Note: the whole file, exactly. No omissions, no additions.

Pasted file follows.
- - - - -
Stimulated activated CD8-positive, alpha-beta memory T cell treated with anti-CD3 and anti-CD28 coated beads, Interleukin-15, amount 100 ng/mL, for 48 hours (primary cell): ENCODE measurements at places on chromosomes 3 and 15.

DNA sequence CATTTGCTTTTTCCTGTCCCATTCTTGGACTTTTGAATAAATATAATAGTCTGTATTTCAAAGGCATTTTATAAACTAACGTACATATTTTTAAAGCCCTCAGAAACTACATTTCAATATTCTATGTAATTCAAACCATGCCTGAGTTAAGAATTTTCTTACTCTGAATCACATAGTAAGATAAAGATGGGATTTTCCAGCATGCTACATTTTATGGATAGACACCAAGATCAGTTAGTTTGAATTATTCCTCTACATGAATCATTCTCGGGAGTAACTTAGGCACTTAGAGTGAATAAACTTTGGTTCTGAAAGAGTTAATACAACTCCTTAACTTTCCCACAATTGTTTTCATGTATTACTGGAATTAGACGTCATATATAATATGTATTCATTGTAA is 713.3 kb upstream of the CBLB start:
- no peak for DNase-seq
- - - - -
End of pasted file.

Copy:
Stimulated activated CD8-positive, alpha-beta memory T cell treated with anti-CD3 and anti-CD28 coated beads, Interleukin-15, amount 100 ng/mL, for 48 hours (primary cell): ENCODE measurements at places on chromosomes 3 and 15.

DNA sequence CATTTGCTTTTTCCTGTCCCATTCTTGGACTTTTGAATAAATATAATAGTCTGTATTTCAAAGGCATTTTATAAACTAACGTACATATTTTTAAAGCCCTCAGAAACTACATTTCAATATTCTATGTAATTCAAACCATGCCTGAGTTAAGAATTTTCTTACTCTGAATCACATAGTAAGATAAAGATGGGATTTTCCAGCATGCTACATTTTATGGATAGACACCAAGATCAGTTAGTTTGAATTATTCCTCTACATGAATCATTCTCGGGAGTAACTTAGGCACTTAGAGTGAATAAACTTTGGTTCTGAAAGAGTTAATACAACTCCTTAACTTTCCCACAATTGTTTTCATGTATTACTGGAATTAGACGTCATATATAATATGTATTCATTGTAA is 713.3 kb upstream of the CBLB start:
- no peak for DNase-seq